So great was the initial interest in the lighting that Wabash’s Western Union office worked late into the night telegraphing information to large daily newspapers across the country, which ran the following headlines: “Wabash Enjoys the Distinction of Being the Only City in the World Entirely Lighted by Electricity,” and “The Entire City Brilliantly Lighted and Shadows Cast at Midnight on Buildings Five Miles Away,” and “The Test of the Brush Electric Light Witnessed by 10,000 People and Councils of 19 Cities.”
Tourism picked up rapidly as word of the news spread. Hotels were packed with people who came to see the light. Passenger trains would stop in town and allow passengers 5 minutes to see the light before heading on their way.
* * *
And what about that night date between Charles and Elizabeth in this magic town of night lights of a town. For the first time in history. How does one describe this feeling? This sense of the world. Of meeting that one woman and falling in love with her. That moment when you knew no matter what anyone else ever told you. Tried to pound into your brain.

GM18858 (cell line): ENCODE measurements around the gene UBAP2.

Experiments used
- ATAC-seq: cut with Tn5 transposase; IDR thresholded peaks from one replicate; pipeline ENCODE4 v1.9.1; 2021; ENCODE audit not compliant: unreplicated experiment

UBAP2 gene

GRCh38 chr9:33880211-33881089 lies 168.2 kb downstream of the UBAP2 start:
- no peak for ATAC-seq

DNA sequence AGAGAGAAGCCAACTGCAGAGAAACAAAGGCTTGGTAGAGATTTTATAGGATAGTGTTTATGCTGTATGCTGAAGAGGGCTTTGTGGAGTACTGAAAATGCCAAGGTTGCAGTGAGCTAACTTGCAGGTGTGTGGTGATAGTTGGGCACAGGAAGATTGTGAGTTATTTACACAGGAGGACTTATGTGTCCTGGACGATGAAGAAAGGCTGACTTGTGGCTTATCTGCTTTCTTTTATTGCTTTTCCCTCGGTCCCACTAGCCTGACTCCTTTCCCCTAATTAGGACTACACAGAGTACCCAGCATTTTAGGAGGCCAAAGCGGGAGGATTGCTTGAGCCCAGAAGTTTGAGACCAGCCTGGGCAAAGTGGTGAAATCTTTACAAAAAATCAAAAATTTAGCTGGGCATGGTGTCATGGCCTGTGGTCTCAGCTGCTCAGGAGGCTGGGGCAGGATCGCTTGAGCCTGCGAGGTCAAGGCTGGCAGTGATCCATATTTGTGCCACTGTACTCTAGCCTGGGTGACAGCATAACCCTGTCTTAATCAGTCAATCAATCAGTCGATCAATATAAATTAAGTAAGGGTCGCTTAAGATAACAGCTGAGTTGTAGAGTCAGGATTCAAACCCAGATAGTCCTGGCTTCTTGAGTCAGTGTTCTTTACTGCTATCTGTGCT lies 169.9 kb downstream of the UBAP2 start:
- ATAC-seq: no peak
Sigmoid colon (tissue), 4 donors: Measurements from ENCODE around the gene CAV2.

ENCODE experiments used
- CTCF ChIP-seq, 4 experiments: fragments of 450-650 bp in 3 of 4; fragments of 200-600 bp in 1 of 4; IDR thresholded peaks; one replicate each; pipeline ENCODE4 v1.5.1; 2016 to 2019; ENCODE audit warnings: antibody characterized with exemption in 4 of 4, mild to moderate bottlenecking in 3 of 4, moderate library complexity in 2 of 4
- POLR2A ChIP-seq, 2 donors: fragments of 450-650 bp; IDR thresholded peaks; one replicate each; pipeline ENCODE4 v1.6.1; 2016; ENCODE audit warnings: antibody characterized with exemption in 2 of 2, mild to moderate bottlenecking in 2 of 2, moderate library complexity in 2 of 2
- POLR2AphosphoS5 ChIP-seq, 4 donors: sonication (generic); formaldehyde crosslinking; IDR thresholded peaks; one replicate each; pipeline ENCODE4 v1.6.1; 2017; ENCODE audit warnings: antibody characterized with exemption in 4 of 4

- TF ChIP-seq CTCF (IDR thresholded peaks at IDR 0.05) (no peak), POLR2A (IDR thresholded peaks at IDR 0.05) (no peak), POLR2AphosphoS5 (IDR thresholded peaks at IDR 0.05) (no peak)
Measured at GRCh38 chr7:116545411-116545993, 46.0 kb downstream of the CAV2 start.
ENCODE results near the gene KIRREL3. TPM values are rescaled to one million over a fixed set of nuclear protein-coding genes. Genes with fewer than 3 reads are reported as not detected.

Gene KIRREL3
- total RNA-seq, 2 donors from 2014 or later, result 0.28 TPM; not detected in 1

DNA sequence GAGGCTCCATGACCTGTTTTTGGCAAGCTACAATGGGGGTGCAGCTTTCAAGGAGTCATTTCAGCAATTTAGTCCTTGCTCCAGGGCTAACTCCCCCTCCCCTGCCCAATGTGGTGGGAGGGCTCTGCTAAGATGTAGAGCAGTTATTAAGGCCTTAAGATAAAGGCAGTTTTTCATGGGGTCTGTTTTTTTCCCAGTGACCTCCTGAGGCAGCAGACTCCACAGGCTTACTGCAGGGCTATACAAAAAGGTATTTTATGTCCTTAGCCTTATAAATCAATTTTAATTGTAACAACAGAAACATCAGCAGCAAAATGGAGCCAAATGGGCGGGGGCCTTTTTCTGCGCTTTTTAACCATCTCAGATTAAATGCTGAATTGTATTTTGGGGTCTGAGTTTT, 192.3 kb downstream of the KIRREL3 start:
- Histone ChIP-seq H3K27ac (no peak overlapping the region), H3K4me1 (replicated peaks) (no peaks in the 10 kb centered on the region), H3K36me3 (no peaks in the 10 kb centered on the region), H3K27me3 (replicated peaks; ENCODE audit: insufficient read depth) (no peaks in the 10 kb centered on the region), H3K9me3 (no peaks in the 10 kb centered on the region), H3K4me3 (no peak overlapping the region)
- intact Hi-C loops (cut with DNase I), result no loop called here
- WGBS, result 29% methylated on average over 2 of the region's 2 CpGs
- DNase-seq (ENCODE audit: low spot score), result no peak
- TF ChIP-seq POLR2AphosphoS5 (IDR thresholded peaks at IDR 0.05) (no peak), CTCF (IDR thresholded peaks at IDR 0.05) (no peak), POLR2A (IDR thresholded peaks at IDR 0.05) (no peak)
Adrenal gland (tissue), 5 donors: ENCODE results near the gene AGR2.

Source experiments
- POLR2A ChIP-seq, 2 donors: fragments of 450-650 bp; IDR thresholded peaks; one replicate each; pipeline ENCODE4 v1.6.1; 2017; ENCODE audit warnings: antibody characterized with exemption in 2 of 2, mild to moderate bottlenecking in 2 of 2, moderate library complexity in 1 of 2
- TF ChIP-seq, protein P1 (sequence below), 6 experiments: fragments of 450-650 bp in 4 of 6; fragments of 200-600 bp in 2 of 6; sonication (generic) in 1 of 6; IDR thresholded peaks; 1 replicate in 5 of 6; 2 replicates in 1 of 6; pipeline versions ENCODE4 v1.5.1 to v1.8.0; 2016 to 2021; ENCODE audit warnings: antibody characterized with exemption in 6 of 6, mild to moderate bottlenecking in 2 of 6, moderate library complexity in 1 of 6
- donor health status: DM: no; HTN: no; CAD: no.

They were standing next to each other maybe a hundred yards from the new courthouse where the lights were coming from. It was approaching eight in the evening when the lights would be turned on.
When they flipped on the light it is blinding like something you’ve never seen. Night became day and the two were next to each other and there seemed something special that bonded them together at that instant. (Later, he would try to understand what this was but he was never able to).
He just knew that he would marry this girl from this particular night. He wasn’t sure exactly when. He just knew that he would marry her one day.
* * *
Later that year (of 1880) Thomas Edison of Milan, Ohio establishes the Edison Illuminating Company on established on December 17. Based in New York City, it was the pioneer company of the new electrical power industry. Edison’s system was based on creating a central power plant equipped with electrical generators. Copper electrical would then connect the station with other buildings, allowing for electricity distribution.